It may take time for people to develop their own vision of change and this is just one step of that journey.

 

This is a good time to pause and summarise the key points from the session so far, highlighting that so far this session has focused on the why and the what of the Great Transition.

The next part of the session will focus on the HOW of thinking systemically to develop deeper activism strategies, organisational strategies, and personal strategies.

 

concept 3KEY CONCEPTS

The vision: Root causes and desynchronization (p22-25)

A root cause is the deepest cause in a causal chain that can be resolved.

A logic of acceleration in modern societies lies at the root of the multiple crises we are facing. Technological progress accelerates the production of goods, contacts and choices, but the time we have available for these doesn’t change. Even though technological acceleration was intended to create more available time for the individual, we suffer from a constant time shortage by trying to do more things in the same amount of time. (p22)

There is a desynchronisation between different systems within society: 

  • Resources are used at an accelerating pace to feed an economy obsessed with growth, and nature cannot keep up

  • Digital globalisation and the fast paced consumer society lead to an alienation from space, from work and even from oneself. Burnout is a frequent consequence.

  • Ever-faster wealth accumulation by some and the impoverishment of others who can’t keep up.

  • Democratic decision-making processes that can’t keep up with the accelerating global economy and digital era. Politics becomes reactive. It leads to alienation of its citizens. (p23)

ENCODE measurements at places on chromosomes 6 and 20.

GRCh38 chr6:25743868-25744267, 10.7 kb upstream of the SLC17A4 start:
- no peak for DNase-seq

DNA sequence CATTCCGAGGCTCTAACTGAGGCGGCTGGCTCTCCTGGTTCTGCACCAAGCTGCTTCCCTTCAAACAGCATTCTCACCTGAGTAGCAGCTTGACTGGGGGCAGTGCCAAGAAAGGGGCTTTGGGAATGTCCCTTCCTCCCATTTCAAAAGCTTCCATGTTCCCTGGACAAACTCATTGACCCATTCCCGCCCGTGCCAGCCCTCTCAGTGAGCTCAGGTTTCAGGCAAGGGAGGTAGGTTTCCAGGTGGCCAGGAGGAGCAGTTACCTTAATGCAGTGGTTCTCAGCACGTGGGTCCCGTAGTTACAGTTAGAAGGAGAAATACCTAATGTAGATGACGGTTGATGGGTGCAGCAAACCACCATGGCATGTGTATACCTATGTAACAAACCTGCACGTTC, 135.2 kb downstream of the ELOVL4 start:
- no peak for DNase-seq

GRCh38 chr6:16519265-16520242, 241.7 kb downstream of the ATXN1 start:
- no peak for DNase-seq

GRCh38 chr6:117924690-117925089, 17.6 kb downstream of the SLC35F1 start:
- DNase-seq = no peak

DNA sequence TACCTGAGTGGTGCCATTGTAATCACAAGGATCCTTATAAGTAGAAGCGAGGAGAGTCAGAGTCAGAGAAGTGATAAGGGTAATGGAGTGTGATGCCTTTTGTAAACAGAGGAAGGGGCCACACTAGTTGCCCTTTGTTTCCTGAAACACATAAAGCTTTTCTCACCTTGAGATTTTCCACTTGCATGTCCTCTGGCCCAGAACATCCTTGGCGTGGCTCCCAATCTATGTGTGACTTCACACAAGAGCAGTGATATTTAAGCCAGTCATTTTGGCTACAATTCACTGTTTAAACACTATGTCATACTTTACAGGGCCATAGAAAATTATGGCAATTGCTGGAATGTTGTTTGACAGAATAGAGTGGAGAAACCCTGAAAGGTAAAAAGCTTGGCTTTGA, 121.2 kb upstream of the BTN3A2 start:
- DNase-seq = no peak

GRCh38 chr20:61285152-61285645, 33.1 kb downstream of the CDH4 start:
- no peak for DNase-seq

Ultimately what drives acceleration and therefore dysynchronisation is capitalism's core element capital accumulation (interest and profit). These are the fundamental root causes underlying our global crises like climate change, poverty and inequality. Capitalism in its current form cannot live without growth and the pace of technological innovation is accelerating further and further. (p24)

The logic of growth can also be found deeply embedded in our mental and cultural conditioning. We are living in a culture of more. (p24)

From a feminist perspective it may also be argued that a fundamental root cause of all this is patriarchy (the capitalist system created by male dominance). (p24)

 

Pillars of a new vision: Great Transition (pp26-31)

Wellbeing as the ultimate goal. Consumerist culture must be replaced by a culture of sufficiency (p30)

Contradiction between the fact that economic growth increases CO2 emissions and that climate change destroys the very living conditions of the world’s poor that economic growth pretends to improve in the first place. (p26)

The invisible hand only works for the few and wealth is not trickling down. (p26)

The currently dominant role of the market as the underlying principle of our society and the growth obsession of the system should be rejected. (p28)

Our current societal order and neoliberal economic system are not set in stone. There are better alternatives beyond the false dichotomy of capitalism/socialism. (p26)

Nobody knows exactly what a sustainable world will look like and how we’ll get there. There is a need to experiment with a diversity of ideas, approaches and policies. (p26)

A process of profound cultural change: In-depth participation of civil society in the process of social innovation and democratic deliberation to create new social settlements. (p30)

New institutions and economic mechanisms (at all levels) have to be designed to ensure human activities operate within ecological limits. (p30)

An important element of the future system will inevitably be a huge re-localisation of economic value chains. (p31)

Taking care of our global commons: Interdependencies at so many levels will demand the design and creation of effective and democratic governance systems, particularly at the global level. (p31)

We must acknowledge and reverse current and historical inequities. (p31)